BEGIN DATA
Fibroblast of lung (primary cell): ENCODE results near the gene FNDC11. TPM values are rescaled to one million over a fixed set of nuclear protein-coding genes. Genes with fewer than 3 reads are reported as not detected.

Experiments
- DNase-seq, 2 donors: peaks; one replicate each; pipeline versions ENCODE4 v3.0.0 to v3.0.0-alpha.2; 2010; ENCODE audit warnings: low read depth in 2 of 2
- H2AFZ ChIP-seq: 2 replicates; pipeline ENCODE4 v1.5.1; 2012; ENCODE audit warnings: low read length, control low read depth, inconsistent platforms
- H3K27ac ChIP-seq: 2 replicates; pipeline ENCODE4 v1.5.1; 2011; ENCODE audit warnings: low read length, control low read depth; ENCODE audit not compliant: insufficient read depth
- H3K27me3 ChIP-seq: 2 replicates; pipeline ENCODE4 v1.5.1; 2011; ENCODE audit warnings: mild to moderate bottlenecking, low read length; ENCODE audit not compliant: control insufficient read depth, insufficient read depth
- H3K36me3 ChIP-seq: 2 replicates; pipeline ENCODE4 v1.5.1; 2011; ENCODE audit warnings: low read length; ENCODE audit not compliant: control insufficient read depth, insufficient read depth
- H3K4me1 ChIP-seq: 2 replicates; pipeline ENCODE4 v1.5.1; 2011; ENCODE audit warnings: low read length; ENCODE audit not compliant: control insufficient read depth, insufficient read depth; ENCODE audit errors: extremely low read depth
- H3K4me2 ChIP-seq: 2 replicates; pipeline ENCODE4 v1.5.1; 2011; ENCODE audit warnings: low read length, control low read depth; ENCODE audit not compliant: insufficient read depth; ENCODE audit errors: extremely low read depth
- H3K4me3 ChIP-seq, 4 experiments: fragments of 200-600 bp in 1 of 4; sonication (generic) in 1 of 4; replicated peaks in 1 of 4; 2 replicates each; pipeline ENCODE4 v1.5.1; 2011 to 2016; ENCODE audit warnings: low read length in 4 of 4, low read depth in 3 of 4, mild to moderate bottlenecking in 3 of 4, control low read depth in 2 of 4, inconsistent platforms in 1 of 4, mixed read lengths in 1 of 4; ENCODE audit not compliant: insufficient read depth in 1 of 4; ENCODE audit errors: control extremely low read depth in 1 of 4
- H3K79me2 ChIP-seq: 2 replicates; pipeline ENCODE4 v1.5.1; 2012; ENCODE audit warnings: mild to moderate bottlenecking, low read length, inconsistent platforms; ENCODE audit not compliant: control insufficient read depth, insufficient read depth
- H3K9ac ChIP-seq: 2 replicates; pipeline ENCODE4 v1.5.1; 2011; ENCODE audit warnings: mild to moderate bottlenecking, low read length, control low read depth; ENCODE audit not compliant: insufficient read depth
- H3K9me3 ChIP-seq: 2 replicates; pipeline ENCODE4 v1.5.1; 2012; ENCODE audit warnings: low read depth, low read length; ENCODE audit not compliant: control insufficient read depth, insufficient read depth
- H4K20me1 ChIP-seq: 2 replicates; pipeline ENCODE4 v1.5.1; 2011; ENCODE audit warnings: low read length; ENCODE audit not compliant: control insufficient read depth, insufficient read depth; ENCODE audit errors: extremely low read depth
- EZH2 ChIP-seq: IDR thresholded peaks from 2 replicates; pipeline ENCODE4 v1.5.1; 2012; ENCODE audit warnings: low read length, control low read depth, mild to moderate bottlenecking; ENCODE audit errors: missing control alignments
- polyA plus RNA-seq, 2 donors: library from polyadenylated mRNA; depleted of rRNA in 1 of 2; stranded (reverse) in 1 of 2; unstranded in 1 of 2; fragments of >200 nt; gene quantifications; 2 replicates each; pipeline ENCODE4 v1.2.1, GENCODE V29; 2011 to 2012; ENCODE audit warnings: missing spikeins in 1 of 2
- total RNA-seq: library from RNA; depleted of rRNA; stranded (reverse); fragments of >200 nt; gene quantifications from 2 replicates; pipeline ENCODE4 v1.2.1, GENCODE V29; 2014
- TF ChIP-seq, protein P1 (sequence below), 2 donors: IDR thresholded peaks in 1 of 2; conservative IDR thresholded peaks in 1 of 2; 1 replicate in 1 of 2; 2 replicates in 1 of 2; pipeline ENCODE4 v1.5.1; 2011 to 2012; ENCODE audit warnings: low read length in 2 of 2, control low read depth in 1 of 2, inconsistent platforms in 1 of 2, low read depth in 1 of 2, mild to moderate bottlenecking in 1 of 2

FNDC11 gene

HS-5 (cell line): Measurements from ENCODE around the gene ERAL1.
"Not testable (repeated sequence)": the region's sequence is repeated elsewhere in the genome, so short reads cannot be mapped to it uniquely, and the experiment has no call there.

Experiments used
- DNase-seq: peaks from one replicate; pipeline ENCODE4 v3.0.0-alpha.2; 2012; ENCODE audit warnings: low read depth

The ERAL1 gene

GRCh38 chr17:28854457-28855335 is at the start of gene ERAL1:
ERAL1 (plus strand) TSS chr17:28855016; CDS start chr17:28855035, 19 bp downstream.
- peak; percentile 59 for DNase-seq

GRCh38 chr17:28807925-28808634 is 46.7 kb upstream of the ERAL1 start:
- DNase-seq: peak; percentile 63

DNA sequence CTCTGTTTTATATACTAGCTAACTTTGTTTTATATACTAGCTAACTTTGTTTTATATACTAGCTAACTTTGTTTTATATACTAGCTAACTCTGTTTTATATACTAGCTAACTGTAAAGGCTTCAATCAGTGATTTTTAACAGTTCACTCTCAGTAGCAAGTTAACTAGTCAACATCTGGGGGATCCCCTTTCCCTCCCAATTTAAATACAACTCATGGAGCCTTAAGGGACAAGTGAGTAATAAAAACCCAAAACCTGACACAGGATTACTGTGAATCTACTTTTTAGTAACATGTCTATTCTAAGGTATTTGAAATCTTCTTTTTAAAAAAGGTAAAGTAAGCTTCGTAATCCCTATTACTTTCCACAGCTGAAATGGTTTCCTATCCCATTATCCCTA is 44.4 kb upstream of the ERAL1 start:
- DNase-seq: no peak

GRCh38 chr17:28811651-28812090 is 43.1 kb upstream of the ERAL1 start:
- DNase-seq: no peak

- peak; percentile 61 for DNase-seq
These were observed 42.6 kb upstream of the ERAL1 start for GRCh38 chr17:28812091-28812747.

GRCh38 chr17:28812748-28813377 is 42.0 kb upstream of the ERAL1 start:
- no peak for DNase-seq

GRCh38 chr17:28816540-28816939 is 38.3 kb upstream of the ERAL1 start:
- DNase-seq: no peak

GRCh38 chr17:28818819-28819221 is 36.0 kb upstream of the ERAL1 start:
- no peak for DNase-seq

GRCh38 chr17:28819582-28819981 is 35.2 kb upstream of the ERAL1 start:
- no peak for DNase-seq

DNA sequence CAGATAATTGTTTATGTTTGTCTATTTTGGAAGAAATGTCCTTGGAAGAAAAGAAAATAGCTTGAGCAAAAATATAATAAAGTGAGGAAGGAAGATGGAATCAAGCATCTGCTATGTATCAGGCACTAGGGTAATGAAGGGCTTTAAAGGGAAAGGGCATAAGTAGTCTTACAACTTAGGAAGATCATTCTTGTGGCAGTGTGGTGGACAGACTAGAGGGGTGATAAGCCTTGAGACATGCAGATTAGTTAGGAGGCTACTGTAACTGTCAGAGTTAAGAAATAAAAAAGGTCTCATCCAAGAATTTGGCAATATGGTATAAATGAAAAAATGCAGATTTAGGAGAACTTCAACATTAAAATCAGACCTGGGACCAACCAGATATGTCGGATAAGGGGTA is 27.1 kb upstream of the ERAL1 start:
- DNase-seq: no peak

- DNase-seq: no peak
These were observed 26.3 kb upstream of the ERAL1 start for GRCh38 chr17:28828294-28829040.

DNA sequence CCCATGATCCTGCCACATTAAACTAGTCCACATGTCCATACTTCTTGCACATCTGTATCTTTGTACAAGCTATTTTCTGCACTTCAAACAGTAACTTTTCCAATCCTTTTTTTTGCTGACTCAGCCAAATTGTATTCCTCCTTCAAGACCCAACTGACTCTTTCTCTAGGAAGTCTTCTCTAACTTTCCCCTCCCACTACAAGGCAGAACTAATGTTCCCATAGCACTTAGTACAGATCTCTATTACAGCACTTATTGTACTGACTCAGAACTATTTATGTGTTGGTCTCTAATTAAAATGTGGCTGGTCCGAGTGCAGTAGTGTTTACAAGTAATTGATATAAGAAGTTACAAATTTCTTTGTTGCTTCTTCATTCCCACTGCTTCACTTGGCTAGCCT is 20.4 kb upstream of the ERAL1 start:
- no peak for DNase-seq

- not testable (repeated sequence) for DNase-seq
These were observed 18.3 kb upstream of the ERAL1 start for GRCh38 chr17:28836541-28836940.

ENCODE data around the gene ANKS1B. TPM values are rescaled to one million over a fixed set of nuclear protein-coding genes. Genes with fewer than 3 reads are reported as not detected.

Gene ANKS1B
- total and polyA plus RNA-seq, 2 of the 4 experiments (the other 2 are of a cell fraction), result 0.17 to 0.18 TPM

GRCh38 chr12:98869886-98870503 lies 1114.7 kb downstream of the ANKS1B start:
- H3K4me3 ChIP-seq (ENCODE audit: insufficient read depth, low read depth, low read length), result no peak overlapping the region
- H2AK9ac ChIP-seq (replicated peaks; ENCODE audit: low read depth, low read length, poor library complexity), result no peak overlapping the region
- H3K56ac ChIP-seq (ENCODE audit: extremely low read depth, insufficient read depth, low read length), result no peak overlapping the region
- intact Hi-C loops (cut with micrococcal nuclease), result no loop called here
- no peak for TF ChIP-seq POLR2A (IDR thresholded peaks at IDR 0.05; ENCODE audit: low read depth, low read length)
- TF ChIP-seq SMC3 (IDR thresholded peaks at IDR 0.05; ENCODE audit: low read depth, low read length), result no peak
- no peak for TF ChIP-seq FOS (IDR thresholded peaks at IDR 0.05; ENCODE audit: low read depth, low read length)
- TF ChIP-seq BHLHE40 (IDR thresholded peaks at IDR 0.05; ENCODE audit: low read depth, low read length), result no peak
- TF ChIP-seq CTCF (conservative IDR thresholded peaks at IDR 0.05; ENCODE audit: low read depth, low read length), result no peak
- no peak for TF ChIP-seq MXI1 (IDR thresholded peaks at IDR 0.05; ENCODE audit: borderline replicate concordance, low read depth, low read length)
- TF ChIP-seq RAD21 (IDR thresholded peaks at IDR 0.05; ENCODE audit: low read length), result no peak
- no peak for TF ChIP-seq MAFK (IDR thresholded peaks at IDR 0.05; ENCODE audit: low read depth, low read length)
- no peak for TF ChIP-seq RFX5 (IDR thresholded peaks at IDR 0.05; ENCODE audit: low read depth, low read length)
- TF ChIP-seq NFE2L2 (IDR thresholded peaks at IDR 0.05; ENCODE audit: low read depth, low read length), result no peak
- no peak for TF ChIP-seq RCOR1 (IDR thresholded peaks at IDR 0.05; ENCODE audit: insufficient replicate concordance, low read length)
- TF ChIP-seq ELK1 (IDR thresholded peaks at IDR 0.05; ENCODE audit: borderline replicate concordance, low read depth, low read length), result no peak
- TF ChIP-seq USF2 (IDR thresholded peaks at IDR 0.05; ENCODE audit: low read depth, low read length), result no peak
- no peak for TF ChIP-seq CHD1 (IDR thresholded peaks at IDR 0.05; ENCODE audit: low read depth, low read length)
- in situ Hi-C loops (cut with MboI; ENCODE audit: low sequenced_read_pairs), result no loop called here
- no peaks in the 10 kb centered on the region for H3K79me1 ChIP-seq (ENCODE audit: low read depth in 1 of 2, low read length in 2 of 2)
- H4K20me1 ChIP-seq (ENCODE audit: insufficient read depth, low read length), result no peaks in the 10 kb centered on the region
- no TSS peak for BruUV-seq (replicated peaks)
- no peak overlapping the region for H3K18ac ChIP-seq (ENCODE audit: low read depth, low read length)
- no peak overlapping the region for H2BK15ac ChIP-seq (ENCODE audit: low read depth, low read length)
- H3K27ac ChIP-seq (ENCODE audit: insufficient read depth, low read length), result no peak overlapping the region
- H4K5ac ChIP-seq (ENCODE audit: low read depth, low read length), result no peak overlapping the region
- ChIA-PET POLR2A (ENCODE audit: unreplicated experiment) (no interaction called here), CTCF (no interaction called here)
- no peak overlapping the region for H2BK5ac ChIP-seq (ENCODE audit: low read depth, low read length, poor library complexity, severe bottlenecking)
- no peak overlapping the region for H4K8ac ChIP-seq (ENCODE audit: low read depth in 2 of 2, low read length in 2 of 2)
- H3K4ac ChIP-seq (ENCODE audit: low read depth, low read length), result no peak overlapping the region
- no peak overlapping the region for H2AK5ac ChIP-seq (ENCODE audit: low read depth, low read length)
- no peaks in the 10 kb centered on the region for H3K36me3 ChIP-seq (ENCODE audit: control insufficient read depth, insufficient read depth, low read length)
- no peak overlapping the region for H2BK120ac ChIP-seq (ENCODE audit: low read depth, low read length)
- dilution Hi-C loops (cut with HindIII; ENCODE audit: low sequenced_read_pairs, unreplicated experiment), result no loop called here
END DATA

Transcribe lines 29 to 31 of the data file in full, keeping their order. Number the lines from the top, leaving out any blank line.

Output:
- DNase-seq: peak; percentile 63

DNA sequence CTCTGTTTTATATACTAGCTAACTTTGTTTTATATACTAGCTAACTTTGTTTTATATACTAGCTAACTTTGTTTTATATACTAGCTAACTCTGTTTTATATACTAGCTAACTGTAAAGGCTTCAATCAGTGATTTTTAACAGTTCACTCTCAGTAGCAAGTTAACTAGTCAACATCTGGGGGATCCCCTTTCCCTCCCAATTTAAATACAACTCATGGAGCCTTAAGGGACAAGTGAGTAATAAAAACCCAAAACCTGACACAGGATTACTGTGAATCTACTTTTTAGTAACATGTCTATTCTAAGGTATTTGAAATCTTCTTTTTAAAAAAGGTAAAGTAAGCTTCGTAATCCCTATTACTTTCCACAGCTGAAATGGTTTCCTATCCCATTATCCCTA is 44.4 kb upstream of the ERAL1 start:
- DNase-seq: no peak